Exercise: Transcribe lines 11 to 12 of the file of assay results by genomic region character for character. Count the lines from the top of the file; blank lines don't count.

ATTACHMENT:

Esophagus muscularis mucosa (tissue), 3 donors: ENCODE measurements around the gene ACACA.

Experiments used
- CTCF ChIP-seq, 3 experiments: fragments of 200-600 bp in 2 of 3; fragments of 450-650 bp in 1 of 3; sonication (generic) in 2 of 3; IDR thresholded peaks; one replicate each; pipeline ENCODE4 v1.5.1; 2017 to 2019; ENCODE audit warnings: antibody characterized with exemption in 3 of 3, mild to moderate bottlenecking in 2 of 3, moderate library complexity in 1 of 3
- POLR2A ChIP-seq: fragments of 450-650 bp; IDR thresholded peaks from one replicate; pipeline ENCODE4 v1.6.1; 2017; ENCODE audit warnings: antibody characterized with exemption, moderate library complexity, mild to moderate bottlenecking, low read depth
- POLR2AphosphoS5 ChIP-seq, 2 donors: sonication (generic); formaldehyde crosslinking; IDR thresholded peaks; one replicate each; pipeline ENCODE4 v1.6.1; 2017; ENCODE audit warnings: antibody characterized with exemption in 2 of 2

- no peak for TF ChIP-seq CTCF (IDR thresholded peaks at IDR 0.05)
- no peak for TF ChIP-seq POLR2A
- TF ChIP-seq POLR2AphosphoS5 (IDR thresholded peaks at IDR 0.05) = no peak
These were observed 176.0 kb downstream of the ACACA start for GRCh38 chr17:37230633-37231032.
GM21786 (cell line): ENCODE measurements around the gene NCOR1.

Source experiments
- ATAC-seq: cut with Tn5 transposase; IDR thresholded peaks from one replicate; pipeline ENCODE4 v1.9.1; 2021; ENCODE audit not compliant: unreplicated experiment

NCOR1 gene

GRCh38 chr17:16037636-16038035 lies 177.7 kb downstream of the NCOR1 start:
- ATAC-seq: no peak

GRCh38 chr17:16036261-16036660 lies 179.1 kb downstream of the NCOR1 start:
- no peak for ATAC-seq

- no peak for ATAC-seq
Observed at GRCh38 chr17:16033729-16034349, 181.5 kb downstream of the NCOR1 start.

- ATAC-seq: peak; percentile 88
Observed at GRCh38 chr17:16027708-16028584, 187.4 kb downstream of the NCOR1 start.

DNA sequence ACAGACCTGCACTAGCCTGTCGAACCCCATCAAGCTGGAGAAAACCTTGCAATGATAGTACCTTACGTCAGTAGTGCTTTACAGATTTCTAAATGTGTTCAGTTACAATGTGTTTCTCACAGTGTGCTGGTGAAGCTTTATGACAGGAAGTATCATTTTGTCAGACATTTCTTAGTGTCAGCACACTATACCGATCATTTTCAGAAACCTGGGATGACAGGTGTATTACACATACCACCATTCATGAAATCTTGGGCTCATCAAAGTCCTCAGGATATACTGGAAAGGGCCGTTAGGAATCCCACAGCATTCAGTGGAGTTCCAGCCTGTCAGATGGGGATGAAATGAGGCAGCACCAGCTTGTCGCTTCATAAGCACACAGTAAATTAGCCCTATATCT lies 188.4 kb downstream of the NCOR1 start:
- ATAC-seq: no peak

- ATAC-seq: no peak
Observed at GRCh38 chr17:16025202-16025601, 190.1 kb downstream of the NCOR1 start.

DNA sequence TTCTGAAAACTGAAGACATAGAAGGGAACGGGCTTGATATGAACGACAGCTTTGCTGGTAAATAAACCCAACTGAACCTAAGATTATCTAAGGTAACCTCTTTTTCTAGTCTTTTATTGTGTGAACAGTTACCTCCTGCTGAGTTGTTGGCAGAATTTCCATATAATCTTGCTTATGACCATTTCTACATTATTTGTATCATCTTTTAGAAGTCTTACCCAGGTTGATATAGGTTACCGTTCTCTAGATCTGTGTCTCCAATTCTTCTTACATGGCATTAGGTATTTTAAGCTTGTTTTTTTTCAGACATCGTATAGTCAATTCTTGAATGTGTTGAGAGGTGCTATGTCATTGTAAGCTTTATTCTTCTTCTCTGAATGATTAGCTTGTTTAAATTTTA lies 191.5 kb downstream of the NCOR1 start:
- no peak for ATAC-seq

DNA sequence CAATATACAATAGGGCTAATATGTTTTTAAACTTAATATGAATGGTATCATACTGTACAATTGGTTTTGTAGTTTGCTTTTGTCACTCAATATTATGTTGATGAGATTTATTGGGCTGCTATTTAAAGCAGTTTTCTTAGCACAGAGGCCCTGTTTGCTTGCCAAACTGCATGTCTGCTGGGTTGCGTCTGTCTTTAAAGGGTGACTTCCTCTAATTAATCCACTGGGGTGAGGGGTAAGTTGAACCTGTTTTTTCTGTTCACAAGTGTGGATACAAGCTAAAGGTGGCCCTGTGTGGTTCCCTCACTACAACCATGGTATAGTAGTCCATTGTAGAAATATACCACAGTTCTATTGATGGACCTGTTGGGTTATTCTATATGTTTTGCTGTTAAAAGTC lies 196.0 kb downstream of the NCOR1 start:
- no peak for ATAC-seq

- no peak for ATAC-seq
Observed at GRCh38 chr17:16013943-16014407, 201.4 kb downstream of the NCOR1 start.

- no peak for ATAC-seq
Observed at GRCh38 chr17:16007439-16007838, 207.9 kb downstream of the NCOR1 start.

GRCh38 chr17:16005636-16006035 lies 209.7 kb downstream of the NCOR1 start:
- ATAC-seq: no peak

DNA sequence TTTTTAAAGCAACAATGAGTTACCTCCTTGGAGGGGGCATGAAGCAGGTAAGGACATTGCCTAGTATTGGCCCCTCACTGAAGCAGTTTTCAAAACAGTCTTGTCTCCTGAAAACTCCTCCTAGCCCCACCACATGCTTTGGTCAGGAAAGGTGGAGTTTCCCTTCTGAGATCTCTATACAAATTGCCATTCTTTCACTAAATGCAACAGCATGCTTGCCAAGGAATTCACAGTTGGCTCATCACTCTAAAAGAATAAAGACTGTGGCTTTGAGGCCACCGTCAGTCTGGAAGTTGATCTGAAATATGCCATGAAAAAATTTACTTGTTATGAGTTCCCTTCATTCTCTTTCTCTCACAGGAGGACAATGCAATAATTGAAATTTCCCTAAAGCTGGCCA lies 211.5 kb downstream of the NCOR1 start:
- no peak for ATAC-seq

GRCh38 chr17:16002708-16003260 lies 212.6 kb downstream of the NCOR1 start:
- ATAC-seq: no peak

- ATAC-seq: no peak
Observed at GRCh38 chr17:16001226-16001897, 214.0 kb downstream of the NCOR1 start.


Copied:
Source experiments
- ATAC-seq: cut with Tn5 transposase; IDR thresholded peaks from one replicate; pipeline ENCODE4 v1.9.1; 2021; ENCODE audit not compliant: unreplicated experiment